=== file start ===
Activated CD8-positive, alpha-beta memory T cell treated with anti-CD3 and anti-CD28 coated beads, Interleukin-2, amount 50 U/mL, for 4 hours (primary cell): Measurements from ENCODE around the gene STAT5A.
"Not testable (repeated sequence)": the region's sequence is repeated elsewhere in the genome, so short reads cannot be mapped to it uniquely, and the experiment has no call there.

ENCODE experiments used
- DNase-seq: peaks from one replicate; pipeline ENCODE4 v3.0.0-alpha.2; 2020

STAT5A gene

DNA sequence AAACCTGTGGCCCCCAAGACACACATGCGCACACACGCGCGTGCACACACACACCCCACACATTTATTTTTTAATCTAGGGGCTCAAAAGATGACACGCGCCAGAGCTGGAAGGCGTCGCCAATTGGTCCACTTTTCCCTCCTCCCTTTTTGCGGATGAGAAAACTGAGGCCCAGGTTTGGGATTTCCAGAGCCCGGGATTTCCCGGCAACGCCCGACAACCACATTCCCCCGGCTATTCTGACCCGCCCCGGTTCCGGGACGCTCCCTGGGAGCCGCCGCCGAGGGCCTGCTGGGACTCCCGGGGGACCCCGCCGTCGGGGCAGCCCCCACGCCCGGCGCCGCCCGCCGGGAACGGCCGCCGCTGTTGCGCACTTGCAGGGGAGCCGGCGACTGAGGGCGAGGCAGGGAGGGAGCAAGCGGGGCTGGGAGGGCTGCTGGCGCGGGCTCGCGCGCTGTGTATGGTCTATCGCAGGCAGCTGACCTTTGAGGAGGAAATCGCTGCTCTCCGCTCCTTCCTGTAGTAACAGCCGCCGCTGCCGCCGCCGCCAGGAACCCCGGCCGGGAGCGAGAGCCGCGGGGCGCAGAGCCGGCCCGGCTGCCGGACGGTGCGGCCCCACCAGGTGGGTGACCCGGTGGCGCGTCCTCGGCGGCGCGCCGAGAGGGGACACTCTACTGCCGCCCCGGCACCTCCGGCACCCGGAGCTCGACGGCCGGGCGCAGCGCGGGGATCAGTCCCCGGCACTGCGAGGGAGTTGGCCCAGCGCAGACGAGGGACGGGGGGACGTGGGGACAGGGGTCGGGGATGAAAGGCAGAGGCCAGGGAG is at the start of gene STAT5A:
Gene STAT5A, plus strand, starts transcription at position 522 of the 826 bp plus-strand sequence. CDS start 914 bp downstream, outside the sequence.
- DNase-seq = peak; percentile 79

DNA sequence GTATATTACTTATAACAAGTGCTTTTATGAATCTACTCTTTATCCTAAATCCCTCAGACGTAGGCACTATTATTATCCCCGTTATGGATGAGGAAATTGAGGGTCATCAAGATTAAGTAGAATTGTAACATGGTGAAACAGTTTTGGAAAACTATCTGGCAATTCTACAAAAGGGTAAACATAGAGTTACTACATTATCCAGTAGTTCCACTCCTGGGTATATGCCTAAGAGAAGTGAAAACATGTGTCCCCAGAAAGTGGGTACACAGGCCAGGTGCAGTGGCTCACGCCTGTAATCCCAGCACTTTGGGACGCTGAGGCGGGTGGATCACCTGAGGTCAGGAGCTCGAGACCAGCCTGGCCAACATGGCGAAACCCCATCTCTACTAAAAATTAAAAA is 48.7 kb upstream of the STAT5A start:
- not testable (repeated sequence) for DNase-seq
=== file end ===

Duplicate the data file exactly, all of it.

Activated CD8-positive, alpha-beta memory T cell treated with anti-CD3 and anti-CD28 coated beads, Interleukin-2, amount 50 U/mL, for 4 hours (primary cell): Measurements from ENCODE around the gene STAT5A.
"Not testable (repeated sequence)": the region's sequence is repeated elsewhere in the genome, so short reads cannot be mapped to it uniquely, and the experiment has no call there.

ENCODE experiments used
- DNase-seq: peaks from one replicate; pipeline ENCODE4 v3.0.0-alpha.2; 2020

STAT5A gene

DNA sequence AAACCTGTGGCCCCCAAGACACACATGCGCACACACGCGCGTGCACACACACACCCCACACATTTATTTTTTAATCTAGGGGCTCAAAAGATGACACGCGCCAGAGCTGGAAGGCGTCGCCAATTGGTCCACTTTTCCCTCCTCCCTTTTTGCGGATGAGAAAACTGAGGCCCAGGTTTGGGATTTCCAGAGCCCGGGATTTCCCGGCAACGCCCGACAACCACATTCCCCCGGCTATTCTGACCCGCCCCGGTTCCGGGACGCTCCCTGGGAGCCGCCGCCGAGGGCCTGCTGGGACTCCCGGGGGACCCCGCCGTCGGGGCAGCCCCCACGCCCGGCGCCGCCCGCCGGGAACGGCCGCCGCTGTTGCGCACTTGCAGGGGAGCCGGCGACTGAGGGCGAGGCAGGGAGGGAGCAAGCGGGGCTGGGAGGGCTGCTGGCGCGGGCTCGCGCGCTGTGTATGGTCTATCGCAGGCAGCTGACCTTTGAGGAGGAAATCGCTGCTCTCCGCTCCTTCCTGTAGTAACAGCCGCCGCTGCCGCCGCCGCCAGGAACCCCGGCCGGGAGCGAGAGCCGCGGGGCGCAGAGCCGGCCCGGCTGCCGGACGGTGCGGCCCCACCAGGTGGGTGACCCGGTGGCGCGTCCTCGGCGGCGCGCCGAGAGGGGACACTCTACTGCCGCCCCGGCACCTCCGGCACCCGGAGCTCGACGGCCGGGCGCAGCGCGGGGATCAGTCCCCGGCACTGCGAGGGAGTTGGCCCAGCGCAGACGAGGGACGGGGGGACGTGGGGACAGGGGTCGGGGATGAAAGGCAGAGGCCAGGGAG is at the start of gene STAT5A:
Gene STAT5A, plus strand, starts transcription at position 522 of the 826 bp plus-strand sequence. CDS start 914 bp downstream, outside the sequence.
- DNase-seq = peak; percentile 79

DNA sequence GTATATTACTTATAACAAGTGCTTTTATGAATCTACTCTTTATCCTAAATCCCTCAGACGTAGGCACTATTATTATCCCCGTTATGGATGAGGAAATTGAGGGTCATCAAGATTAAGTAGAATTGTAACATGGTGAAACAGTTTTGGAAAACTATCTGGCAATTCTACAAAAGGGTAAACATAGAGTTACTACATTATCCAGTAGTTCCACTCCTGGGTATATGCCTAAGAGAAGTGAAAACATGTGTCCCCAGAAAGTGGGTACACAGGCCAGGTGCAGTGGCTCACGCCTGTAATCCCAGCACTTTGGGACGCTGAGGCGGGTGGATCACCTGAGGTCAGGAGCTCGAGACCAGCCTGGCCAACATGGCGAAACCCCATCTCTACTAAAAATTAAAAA is 48.7 kb upstream of the STAT5A start:
- not testable (repeated sequence) for DNase-seq